Some people were born outrageous animal lovers. I was not. My parents granted my brother and me the obligatory pets: a poodle, turtle, parrot, rabbit, and cat. But when any of them died, they were replaced faster than we could dry the tears on our face.
“Mom, what happened?”
“The rabbit got out and the dog next door killed it.”
“(Crying) Oh, no…. Redeye!”
“Don’t worry. Here’s a new one.”
I looked at the bunny my dad was handing me: it was white and also had red eyes. Huh. I did not know rabbits were totally regenerable. I named him Redeye 2 and carried on.
This regenerative practice stopped the tears but may have developed a certain apathy in me toward pets. Sometimes I’d come home to find one of the indoor dogs had mysteriously disappeared. Gone to doggie heaven because he was “ready.” Huh. And a new pup appeared before the water in the dog bowl evaporated.
When I delivered my first baby, however, I discovered that kids were sooooo much cooler than pets, and when the doctor put Jarret in my arms, my first instinct was not, “Huh, seems totally replaceable.” I couldn’t keep naming babies Jarret if something happened to this guy.
For the ensuing string of child rearing years, I could not go to extreme measures to save an animal. If we had a sick dog and the vet’s bill would be over $50 to cure him, we took the dog home, gave him baby aspirin, and prayed for the best. We did not have much money raising three kids on one income, so choosing baby formula over expensive overnight veterinary bills was humane… for the humans.
My passion for children trumped the affection I had for animals, and I could not relate to childless couples who treated their pets like children. “They are a-n-i-m-a-l-s,” I could hear my inner voice snipe when friends would slip into depression or call in to work sick over the loss of a pet. “It isn’t like you lost a child,” I said to myself. I could not fathom spending hundreds of dollars to keep a pet alive, particularly one who was at the end of his life anyway.
It would appear that God had some work to do on my empathy. A lesson was coming.
I think that an essential element in teaching children responsibility involves growing up with pets. One of the first pets we adopted after having children was a yellow and white stray cat who got pregnant on our front porch so often we nearly hung privacy curtains and charged admission. The kids loved her, but she was feral and would not stay indoors. On her second litter and before a visit to the vet to fix the recurring pregnancy issue, I finally allowed Jordyn to choose one kitten to keep. She selected a yellow and white tabby we named Marie.
I am not proficient at identifying gender in kittens, a shortcoming I learned only after my toddler shoved “Marie” inside a Fisher-Price plastic farm house and got the small kitty’s head stuck through a window.
“Look, mama… kitty is playing.”
I called the vet.
Before dislodging Marie using a surgical procedure that annihilated the plastic farm house, the vet snapped a photo, laughed at me, then discovered that Marie was a male kitten. We would need a new name.
I named him Lucky for reasons I thought were obvious, and he became a hilarious family member for the next fifteen years. He tolerated being dressed like a doll and subjected to stroller rides and fake bottle feedings. To escape, he’d climb the bunk bed ladder so he could sleep with his owner, Jordyn.
This story brings me nearly to the end of the A-Z Blogging Challenge, and my second-to-last letter of the alphabet… “Y” for the yellow cat.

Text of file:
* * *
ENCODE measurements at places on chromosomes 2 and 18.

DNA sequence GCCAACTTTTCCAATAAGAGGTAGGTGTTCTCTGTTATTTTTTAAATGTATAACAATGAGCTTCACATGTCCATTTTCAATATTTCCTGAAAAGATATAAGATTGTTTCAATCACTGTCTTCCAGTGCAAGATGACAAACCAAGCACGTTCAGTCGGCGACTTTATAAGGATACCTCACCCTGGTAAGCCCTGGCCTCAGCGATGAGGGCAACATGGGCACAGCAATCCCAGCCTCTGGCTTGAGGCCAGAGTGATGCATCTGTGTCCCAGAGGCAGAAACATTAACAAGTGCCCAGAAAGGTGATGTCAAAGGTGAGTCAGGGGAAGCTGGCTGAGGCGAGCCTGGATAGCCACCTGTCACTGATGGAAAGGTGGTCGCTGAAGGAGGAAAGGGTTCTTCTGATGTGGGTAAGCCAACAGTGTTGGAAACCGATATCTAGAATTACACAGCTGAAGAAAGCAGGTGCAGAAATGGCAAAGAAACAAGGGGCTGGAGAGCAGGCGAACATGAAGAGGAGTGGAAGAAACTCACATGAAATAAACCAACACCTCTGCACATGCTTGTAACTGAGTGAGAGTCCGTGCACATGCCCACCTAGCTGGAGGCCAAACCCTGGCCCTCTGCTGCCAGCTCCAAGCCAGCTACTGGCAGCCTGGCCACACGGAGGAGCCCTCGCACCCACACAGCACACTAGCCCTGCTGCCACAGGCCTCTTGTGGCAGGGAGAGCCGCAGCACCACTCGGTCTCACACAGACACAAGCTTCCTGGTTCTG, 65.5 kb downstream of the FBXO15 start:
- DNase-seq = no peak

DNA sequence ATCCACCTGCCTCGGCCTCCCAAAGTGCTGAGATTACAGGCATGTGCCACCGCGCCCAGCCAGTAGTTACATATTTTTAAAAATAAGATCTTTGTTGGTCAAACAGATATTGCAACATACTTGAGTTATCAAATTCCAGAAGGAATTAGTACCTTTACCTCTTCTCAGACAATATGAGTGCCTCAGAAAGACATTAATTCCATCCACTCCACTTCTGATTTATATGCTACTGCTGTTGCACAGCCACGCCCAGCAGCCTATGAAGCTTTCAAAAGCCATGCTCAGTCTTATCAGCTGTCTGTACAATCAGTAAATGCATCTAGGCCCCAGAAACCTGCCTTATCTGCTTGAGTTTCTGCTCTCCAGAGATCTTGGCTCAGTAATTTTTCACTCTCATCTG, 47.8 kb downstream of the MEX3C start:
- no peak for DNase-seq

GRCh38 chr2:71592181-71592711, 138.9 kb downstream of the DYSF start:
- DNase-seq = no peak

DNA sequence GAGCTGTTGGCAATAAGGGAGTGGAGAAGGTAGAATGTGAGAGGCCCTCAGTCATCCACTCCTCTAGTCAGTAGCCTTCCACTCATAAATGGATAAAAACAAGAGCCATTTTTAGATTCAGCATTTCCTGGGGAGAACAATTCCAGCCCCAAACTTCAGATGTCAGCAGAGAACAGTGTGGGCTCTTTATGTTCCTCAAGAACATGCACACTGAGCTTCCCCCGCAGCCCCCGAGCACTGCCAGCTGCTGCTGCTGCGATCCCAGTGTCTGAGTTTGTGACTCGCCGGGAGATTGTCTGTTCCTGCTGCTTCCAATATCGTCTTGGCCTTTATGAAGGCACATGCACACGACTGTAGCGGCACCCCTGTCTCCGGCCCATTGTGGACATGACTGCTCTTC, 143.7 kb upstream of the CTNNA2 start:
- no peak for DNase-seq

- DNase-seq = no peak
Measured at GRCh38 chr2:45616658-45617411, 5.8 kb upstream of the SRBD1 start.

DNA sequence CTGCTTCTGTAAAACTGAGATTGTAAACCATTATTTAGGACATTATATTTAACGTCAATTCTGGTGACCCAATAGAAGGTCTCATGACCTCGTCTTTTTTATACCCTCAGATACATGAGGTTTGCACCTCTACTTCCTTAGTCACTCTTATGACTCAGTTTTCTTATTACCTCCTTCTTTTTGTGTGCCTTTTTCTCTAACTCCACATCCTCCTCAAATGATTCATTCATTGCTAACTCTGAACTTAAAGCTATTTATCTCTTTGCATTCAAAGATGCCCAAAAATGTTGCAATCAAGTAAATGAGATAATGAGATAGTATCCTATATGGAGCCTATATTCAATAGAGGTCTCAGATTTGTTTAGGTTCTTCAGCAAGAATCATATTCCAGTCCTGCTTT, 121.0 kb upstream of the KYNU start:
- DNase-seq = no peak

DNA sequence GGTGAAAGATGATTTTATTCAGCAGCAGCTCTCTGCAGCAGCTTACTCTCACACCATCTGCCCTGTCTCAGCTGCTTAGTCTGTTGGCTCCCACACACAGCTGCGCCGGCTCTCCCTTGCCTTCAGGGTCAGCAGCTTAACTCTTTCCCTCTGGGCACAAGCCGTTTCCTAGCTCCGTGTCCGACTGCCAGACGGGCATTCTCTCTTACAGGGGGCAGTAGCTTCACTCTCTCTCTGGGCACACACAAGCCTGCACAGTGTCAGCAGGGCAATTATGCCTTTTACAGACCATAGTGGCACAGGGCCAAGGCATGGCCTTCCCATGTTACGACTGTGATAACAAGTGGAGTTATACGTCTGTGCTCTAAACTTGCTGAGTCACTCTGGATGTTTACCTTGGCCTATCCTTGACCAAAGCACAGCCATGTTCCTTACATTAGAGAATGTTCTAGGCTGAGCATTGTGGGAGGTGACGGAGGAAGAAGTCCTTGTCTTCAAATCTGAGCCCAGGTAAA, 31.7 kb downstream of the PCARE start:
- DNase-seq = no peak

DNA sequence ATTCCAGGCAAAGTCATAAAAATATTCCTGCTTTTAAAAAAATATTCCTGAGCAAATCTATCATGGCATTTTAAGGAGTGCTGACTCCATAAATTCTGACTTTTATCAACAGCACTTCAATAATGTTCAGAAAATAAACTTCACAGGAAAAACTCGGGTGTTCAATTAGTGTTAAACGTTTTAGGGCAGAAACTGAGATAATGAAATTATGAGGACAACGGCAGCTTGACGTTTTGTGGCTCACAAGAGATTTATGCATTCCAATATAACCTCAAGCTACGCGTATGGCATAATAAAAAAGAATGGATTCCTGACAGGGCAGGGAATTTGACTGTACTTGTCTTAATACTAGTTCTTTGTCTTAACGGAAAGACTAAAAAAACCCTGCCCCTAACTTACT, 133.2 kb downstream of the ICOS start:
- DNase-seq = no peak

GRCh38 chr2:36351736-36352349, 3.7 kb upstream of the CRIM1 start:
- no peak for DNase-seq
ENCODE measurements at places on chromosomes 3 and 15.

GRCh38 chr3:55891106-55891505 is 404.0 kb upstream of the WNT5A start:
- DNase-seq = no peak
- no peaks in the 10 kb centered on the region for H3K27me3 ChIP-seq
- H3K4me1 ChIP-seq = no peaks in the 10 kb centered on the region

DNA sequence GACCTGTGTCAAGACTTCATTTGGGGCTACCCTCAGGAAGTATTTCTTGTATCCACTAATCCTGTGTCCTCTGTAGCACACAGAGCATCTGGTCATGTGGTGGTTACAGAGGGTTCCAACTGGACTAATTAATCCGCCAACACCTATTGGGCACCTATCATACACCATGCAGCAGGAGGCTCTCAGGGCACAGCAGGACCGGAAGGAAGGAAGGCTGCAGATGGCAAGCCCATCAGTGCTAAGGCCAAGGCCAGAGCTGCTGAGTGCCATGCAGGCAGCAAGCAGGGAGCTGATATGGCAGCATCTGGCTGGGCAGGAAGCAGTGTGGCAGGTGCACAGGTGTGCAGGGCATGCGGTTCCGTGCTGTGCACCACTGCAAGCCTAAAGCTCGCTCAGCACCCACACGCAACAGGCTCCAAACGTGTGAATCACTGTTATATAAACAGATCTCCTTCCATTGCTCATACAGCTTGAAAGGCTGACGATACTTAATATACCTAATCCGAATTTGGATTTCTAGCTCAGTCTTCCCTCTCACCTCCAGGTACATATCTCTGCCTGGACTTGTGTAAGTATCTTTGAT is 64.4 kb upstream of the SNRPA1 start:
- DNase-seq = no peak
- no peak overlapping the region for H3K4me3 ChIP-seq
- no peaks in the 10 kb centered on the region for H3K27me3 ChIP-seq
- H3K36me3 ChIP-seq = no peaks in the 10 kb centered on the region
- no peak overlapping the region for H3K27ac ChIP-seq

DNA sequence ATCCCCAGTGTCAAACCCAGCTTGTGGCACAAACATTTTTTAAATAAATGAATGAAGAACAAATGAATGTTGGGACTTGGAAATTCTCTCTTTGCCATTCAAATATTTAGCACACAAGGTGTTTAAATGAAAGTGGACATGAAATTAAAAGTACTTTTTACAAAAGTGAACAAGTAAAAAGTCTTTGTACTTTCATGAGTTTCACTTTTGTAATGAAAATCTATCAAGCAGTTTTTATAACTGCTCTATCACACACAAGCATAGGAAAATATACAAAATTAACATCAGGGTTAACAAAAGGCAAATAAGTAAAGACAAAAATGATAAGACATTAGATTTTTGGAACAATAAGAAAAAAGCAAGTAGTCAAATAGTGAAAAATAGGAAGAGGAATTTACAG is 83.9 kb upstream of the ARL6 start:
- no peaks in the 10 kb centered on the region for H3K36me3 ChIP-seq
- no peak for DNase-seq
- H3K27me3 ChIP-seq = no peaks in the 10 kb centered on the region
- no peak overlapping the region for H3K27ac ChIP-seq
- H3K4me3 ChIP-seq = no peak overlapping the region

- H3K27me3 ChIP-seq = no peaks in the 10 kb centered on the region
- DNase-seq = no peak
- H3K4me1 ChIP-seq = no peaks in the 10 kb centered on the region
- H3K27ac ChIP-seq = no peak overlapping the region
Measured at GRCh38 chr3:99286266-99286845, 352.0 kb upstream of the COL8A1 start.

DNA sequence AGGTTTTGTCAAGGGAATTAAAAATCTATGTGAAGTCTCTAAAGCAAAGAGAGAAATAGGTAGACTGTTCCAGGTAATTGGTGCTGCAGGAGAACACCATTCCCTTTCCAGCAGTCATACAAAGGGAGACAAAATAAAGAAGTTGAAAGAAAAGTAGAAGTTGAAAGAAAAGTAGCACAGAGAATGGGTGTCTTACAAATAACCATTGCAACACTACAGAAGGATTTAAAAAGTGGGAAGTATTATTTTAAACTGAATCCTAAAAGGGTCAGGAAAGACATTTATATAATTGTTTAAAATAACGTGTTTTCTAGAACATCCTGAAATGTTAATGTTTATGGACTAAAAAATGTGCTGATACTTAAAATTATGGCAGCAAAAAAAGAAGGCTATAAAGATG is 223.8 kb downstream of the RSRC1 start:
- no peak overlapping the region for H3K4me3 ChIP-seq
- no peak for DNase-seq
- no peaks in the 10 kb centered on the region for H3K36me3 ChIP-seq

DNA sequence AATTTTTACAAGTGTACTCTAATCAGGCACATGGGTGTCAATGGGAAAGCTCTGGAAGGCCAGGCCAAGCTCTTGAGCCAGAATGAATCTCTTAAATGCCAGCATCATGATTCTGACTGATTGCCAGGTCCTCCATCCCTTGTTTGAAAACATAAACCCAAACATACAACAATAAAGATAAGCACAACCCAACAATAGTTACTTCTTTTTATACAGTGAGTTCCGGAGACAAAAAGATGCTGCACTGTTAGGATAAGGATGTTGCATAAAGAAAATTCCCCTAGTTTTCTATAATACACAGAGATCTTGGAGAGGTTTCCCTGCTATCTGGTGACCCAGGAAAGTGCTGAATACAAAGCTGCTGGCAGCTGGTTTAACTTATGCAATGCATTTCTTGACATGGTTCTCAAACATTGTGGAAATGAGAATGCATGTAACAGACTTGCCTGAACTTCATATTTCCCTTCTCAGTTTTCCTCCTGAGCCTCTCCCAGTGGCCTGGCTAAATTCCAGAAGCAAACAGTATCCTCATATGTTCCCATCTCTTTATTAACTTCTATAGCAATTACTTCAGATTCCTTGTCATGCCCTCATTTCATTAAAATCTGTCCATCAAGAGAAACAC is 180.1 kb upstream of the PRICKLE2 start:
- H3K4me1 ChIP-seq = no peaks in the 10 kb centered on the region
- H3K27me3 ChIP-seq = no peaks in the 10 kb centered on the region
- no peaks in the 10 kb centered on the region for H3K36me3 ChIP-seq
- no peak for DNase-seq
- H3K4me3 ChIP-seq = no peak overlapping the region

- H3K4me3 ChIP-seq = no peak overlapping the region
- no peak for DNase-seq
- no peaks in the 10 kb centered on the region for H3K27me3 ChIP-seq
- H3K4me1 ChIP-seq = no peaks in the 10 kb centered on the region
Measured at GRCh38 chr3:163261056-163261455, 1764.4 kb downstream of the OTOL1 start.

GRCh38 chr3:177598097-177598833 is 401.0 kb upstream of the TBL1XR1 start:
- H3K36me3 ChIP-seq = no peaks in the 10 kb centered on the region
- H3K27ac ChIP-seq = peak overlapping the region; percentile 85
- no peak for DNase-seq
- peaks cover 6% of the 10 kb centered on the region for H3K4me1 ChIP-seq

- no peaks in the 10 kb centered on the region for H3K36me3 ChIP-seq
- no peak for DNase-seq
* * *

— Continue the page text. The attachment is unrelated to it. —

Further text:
For the last several months, Lucky, now 15, showed signs that his body was slowing down. On Mother’s Day, he grew very ill, and I thought nothing of calling emergency, after-hours, holiday vet services to see what was wrong with him. Between that bill and the visit to Lucky’s own vet a few days later, I spent more than my first mortgage payment.
What was happening to me?
As the weeks wore on, I made sure Lucky was eating and drinking, and eventually he was even allowed to sleep in the curve of my belly each night so he knew how much he was loved. He wasn’t getting better, but I would not accept that it was the end. I couldn’t imagine our lives without this silly cat. He had, after all, grown up with Jordyn.
A new personality had emerged, and this Dana had morphed into a veterinary spendthrift. I admitted our failing cat into the vet hospital to see if Dr. Sheahan, the same vet involved in the farm house incident of ’98, could perform one last miracle. I knew that a rebound was a long shot, and I understood that I may have to take out a loan to pay this vet bill.
I was behaving like one of those pet lovers I never understood.
As I drove away with my empty cat carrier, my icy heart thawed. I was discovering how wrong I had been for the 23 years I’d been grinchy toward passionate animal lovers. Comparing loving a pet to loving a child is unfair–the losses would be incomparable. But to discount one loss because it can’t compare to another loss isn’t relevant; it’s all pain, and it’s personal. Pain does not change characteristics depending on its source. Pain is pain, and it’s authentic.
Pet ownership is a double edged sword; we must love and lose many animals over the course of our human lives, which means that we subject ourselves to intentional pain each time we adopt a furry friend. Pet ownership is to bind yourself in love for years, a silent contract between a person and an animal, a contract in which the pet claims, “I will love you unconditionally forever. Just take care of me.”
I write this essay of gratitude for two reasons: I am grateful to Lucky for his years of loving service to this family. And to Lucky, thank you for teaching me the human capacity for loving a pet.
I will miss you, Yellow cat.